It’s been a busy week, trying to keep up with the world…sometimes it’s nice to just step away and do an easy, fun little thing with the kid.
My mother’s day weekend was spent with a large group of giggling Girl Scouts, on a Mother-Daughter Campout in the woods. (Please please, calm your envy…)
Even with the archery, horseback riding, and nature walks we did, if you asked Myla what her favorite part was, she’d tell you it was the nature project. She’s been asking me to do it again, and since our Texas days have cooled down for a couple of days, we were able to just go into our yard and have some fun. So I thought I’d share what we worked on, in case you’d like to give it a go yourself!
First step is to Pick some plants. You want to find things that have a variety of shapes and sizes and colors, but you want to make sure they’re fairly flat. You don’t need to go far; if you’ve got houseplants nearby, or have access to grass (unlike some Ohioans I’ve heard, who are currently covered in snow) and plants in your own yard, all you have to do is gather them up.
Next, you’ll need contact paper. I’m sure it’s cheaper sold in rolls, but I only happened to have self-laminating sheets on hand, which are admittedly a bit pricier. But they got more action with this project than they’ve seen in a while, so I didn’t mind.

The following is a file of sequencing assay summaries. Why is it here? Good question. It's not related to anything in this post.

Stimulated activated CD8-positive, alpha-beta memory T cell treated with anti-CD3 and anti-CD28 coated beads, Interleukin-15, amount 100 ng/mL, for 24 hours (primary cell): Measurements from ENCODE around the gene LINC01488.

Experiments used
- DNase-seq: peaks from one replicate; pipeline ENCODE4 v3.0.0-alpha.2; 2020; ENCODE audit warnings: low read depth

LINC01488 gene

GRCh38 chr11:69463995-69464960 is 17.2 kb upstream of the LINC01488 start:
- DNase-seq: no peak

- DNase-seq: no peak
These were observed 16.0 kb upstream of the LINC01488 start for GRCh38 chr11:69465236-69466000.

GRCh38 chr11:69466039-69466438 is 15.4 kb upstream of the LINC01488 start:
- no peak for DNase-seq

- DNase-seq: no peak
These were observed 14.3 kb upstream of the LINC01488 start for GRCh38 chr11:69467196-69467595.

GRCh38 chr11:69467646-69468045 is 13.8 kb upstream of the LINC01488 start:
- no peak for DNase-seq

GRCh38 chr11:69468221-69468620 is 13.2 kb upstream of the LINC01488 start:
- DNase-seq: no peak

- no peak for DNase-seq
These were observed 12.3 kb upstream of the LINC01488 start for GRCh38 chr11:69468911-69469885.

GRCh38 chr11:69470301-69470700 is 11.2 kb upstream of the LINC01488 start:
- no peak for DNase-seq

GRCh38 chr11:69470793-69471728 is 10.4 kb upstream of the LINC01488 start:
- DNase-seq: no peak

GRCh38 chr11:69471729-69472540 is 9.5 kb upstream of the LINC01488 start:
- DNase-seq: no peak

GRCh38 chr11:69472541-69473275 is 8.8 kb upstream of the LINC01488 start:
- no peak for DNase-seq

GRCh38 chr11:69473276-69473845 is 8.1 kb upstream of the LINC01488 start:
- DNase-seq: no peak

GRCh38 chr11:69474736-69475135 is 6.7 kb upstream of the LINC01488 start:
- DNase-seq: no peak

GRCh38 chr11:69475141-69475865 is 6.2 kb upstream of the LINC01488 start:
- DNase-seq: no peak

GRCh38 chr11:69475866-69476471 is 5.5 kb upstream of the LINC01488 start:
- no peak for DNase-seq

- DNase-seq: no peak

With your gathered plants nearby, unpeel half of the sheet with the sticky side up, so you can start placing your plants where you want them, into whatever design you choose.
Since Myla’s more into building animals and creatures and things with faces, she went straight for making something adorably weird, even adding little bits of paper for the eyes, while I made a simple little mouse. Fun little tip: clover petals look like hearts. 🙂
Or you can go decorative, like my wonky little tree-shape below.
Myla moved on to making a rabbit from various plants, being very careful in properly laying them out how she wanted. With have the page exposed, when you feel finished, just unfold the other half and fold it over your piece to seal it up.
Once you’ve folded it over and sealed it up, cut around your piece, being sure to leave quite a lot of space around. Sometimes, it even helps to seal it twice, making sure all the edges or sealed, or air will get in, and your little creations will discolor and “turn rotten,” as Myla says.
And there you have it! Just a fun and easy little idea to make into bookmarks or punch holes to make a mobile to hang in a window. And a calm little happy project that nearly anyone of any age can do. So get out and spend some time in the sunshine (if you have it) and make some lovely little things with someone you love!